GT: So it seems that the first thing to do, then, is to get people into a new time scale: break the frantic cycle that is keeping us out of tune with the time scale of Creation. Then the next thing is to help people not just be in the flow of time, but also become aware of how the Eternal is breaking through to us.

NK: Yes, and I think this is where the rule of life becomes very important.  The rule of life—the idea of stopping at least daily for prayer, or maybe four times a day for prayer—changes our perception of time. It changes how we experience time itself, as well as how we experience dropping out of time.

GT: So the rule of life can shape our subjective experience of time.

NK: Ah, but that’s the key thing: I’m saying there’s an objective reality. This isn’t simply subjective, poetic imagery—that it’s better for me if I stop for prayer.  No, it’s objective. It changes us—like medicine.

We were created and have evolved to live on the surface of this planet, with its rhythms, and the surface of this planet was created and evolved by the Creator to sustain our lives. I think the resurrection of eternal life is really about the destruction of death and this ability of our own lives to enter eternity, to break through into that greater reality.

GT: So the resurrection is the moment when you break free from being bound by time to being timeless—

NK: —to living in the now, the eternal now. Bob Russell’s argument, which I find compelling (and boy, if he’s right it’s a very big deal) is that the “arrow of time”—the argument that time only goes in one direction—implies that eternity is real.

GT: And eternity is God’s love.

To download this interview as PDF click here.

It’s time to… Stop, Pray, Work, Play & Love

Go to and subscribe with your email.
You will receive an introductory email and the videos will be sent to you daily.

So much of our stress and anxiety derives from our pollution of time. God has given us the gift of time, and called it holy, yet we often experience time as a curse. In a series of short, daily videos over five weeks, the Brothers of SSJE invite us to recapture time as a gift. Join the Brothers as we wrestle with questions of time and discover how to experience the joy of the present moment.

This series is designed so that everyone in your community can participate. Everyone is busy. Time is at a premium. It is hard for all to come together to deepen our faith.

Each theme is introduced with a video of a Brother priming us for the week’s theme. The theme is then explored in depth in six short reflection videos (around 2 minutes each). A compilation video is also available each Sunday.

Each reflection video ends with a thought-provoking question for you to ponder over the course of the day, then answer on the worksheet.

All the supporting materials are available to download for free or can be ordered at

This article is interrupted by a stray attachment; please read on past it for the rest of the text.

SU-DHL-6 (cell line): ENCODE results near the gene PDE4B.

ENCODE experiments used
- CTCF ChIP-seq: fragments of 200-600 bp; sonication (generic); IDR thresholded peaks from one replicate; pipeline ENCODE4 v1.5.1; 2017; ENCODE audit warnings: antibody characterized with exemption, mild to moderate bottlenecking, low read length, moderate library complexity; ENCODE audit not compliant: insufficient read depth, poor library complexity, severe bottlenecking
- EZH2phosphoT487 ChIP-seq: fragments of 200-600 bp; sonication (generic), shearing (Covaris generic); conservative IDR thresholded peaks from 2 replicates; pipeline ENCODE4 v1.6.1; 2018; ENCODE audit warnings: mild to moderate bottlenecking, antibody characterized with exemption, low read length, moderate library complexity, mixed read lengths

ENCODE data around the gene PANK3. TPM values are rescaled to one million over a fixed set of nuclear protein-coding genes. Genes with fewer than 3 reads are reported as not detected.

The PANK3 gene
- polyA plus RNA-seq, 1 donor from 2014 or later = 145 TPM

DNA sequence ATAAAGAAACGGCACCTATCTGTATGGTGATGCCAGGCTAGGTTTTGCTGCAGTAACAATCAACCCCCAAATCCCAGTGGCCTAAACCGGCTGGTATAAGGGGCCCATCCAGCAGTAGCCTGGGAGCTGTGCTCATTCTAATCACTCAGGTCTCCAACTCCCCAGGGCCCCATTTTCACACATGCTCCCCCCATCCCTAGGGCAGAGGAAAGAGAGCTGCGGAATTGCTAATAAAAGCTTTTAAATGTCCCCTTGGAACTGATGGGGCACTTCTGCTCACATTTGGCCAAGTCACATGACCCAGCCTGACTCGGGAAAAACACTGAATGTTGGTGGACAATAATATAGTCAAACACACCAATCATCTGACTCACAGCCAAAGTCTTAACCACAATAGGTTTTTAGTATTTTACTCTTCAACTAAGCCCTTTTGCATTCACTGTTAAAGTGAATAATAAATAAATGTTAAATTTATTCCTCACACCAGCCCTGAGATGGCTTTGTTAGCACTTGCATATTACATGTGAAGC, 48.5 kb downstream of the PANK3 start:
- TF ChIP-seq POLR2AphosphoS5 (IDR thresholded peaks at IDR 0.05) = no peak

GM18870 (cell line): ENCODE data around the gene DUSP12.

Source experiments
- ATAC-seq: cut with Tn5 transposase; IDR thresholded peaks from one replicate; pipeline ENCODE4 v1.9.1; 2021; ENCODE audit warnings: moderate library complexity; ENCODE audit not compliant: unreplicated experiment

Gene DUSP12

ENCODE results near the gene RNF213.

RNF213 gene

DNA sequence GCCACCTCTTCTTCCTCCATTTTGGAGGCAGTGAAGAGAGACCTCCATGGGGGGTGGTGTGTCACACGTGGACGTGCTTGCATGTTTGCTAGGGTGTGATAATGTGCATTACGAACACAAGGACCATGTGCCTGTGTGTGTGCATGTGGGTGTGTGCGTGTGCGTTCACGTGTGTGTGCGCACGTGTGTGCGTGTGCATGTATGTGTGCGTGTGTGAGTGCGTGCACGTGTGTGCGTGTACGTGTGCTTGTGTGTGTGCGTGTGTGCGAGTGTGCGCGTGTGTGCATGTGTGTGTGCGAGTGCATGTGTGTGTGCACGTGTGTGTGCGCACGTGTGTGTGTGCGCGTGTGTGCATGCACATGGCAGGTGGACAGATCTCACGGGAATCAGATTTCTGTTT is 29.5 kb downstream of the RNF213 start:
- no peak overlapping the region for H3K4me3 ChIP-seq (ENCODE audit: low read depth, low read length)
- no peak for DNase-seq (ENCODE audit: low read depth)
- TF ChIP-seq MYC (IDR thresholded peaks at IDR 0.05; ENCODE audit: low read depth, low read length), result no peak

A joint offering of the Episcopal Diocese of Rhode Island and the Society of Saint John the Evangelist.


Society of St. John the Evangelist (SSJE) e-newsletter, February 05, 2015

How Christianity’s Eastern history has been forgotten

Posted on: February 11th, 2015 by CEP Administrator No Comments



Rowan Williams reads from Arabic text

Christianity has a history that most of us know little about. A history that spreads eastward as well as westward, writes former Archbishop of Canterbury Dr Rowan Williams for BBC Newsnight.


We would probably take it for granted that someone reading a religious text in Arabic would be a Muslim – but the truth is that you will find plenty of Christians reading their Bibles and books of prayers in the language.

It is a sharp reminder of the diversity that once marked the Arabic-speaking world.

Chinese Christian

It is a reminder, too, of aspects of Christianity’s history the majority of us have little idea about: a period when there were probably as many Christians in Asia as in Europe.

The familiar story is of the Christian faith moving west, towards Rome – spreading out from there to more remote areas, as far as Britain and Scandinavia, then being spread again outside Europe by missionaries.

But the facts are dramatically different. Christians were active in what is now Iraq and Iran by the 2nd Century. They were in India and the north of the Arabian Peninsula by the 3rd Century.

By the 7th Century there were monks and scholars from Iraq working in China, translating texts and ideas into Chinese and building Chinese-style churches and monasteries.

The Nestorian Stele – an 8th Century stone in Xian – records, in Chinese and Syriac, the arrival of missionaries from Iran. Very soon they were composing poems and philosophical discussions in Chinese.

Chinese Catholics attend church
Findings from Pew in 2010 suggest 68 million Christians live in China, though this is believed to be rapidly increasing


In the 13th Century, two monks from Beijing – part of a vast church whose centre was in Iraq – travelled to Europe, getting as far as France and meeting King Edward I of England – a Marco Polo story in reverse.

Meanwhile in the Middle East, Christians – speaking and writing Arabic – were a familiar part of the scene in Muslim societies, often referred to in the literature and folktales of the region.

They suffered some serious social discrimination, but were seldom actively persecuted. Often they were doctors, diplomats or entrepreneurs.

It was a situation that continued for many centuries. But Christian communities in these regions steadily shrank in numbers.

And because they were mostly not part of the big European church families – Catholic and Orthodox – as a result of ancient disputes over details of teaching, they had to work hard to make and keep friends and supporters outside the Muslim world.